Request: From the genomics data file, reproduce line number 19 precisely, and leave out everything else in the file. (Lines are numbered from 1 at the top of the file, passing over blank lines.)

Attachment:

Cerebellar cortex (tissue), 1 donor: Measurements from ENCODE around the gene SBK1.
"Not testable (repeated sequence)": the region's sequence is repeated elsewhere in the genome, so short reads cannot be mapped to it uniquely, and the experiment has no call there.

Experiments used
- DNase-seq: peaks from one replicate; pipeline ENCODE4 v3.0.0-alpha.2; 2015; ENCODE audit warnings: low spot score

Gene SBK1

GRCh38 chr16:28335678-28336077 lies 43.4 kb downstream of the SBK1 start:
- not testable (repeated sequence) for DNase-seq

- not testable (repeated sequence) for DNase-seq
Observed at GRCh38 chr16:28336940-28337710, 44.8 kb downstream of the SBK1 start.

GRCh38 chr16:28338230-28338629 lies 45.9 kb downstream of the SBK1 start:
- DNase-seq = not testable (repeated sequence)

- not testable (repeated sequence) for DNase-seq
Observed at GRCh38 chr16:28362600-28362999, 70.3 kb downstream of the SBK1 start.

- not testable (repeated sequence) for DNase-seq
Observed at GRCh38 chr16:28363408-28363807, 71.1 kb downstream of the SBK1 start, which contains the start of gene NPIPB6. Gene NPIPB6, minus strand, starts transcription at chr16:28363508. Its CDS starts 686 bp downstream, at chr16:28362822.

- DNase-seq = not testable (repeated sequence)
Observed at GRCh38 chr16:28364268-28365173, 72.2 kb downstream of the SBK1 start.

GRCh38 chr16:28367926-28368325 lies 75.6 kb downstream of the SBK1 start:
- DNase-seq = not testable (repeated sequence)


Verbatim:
- DNase-seq = not testable (repeated sequence)